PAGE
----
The threat of Pakistan's angry young marchers
As Pakistani authorities brace themselves for two huge protest movements taking to the streets on Thursday, Pakistan's Independence Day, the BBC's M Ilyas Khan considers the implications of this assault on the leadership of Prime Minister Nawaz Sharif.
Just over a year after it won a landslide victory in elections, the government is coming under siege from two of the country's latest generation of politicians.
Neither of them began life as career politicians, but they now command vocal support and their angry rhetoric has the power to marshal equally angry crowds.
Although they are untested leaders, one year on from the election of Mr Sharif, they are posing questions about basic problems such as unemployment and the country's electricity supply.
One of them is Imran Khan, a former cricket hero who formed a political party in 1997 but has only recently hit a chord with the masses.
His Movement for Justice (PTI) party emerged as the second largest in terms of votes won in the 2013 elections, though it finished in third place in terms of the tally of parliament seats.
It trounced its opponents in the Khyber Pakhtunkhwa province, which it now rules.
Mass of frustration
Analysts say that to a growing chunk of the Pakistani youth - which makes up more than 50% of the national population - Mr Khan comes across as a possible saviour against what they see as "corrupt and inept" leaders.
Their anger follows from their frustration over a sinking economy, the uncontrolled growth of militancy, and a system of service delivery that has nearly ground to a halt.
Mr Khan is now threatening to let loose this mass of anger and frustration on Islamabad unless the prime minister resigns and paves the way for early elections.
Mr Khan believes that last year's elections were rigged. He has chosen 14 August, Pakistan's Independence Day, to descend on Islamabad and stage a sit-in which he says will continue until the government falls.
Prime Minister Sharif's second detractor is Dr Tahirul Qadri, a firebrand cleric who lives in Canada and is known there and in the rest of the West as a Sufi religious scholar.
He acquired a taste for politics when the political arena opened up in 1989 after the death of military ruler General Zia. Ever since he moved to Canada, he has maintained seasonal migrations to Pakistan.
His Pakistan Peoples Movement (PAT) made little electoral impact when it was launched, and it is still in oblivion.
Youth's spiritual guide
But he has made up for his lack of mass appeal by building a support base of many tens of thousands of youthful men and women who have benefited from a country-wide chain of welfare and educational charities he set up in 1981.
These young people consider Mr Qadri their spiritual guide and mentor.
Analysts say they are Mr Qadri's captive audience, and can be as militant or as docile as the words Mr Qadri employs to motivate them.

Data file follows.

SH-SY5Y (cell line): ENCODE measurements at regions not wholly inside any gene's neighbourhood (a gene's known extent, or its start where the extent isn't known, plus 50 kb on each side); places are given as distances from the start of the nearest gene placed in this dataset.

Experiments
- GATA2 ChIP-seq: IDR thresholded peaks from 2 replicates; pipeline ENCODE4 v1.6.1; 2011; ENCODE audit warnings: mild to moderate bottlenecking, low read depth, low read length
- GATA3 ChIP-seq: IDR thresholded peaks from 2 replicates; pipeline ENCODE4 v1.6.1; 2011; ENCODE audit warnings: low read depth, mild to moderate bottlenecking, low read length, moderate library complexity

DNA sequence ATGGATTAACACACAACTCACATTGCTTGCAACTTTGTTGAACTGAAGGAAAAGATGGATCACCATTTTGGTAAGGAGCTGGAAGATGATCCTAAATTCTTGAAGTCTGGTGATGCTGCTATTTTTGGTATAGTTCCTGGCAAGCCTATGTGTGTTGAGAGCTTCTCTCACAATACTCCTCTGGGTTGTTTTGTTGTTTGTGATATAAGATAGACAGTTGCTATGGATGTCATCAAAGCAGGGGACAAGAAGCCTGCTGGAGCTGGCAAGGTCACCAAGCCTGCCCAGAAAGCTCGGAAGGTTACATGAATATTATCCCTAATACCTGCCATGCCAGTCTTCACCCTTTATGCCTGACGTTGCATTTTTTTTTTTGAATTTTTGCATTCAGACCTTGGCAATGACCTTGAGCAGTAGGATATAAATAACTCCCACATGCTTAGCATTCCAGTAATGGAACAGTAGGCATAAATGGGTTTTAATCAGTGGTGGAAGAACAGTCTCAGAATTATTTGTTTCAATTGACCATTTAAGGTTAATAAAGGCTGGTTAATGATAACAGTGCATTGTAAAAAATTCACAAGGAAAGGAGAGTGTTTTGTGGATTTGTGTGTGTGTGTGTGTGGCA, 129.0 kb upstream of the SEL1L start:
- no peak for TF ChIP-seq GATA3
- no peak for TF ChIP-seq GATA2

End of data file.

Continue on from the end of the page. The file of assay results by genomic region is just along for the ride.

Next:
Last year, more than 40,000 of them descended on Islamabad to "rid the people of corrupt rulers".
Nearly half of them braved the city's freezing cold winter and held on for three days on the central Jinnah Avenue, sleeping on the pavements and using the forested green areas on both sides as their open-air toilets.
They went back without dethroning the rulers. Instead, their leader ended the march by signing an agreement with those same rulers on political and electoral reforms. No-one ever took that agreement seriously.
These "captive" young men and women are once again ready to march on Islamabad, and this time they intend to join forces with Mr Khan's youth.
The government has requisitioned hundreds of shipping containers to be used as hurdles along the streets and highways between Lahore, the epicentre of the brewing storm, and Islamabad - a journey of nearly 400km (250 miles) - to inhibit or slow down the marchers' progress.
It has shown more accommodation towards Mr Khan - Prime Minister Sharif extended him an olive branch and invited him for a dialogue - than Mr Qadri.
Is it about Musharraf?
Government leaders in private conversations allege that Mr Qadri is not only an unelected political nobody, he may well be advancing the agenda of "certain forces" (elements within the military) that do not favour democracy.
Many in the government also view Mr Khan with suspicion.
They cite senior newspaper columnists who have in the past openly linked his political career to officials of the Pakistani army and its ISI intelligence service.
Also, a famous Pakistani social worker, Adus Sattar Edhi, in a TV interview some years ago accused Mr Khan and a former ISI general of planning to topple ex-Prime Minister Benazir Bhutto's government in 1996 and replacing it with a cabinet of technocrats.
Both Mr Qadri and Mr Khan have denied all these allegations.
But on Sunday, a senior leader of Mr Sharif's PML-N party, Raja Zafarul Haq, again reverted to this theme and accused the pair of planning to create anarchy so as to force the government to let former president and army chief, Pervez Musharraf, off the hook.
Mr Musharraf has been under house arrest since last year. He became the first ever army chief in Pakistan to be indicted in a high treason case.
This has led to resentment within the military and caused tensions with Mr Sharif's civilian government.
Government officials now fear that Mr Qadri could hijack Mr Khan's show and start a confrontation with the law enforcement authorities.
In a country with a history of military coups, everyone fears that violence beyond a certain point may force the hand of even a reluctant army to intervene.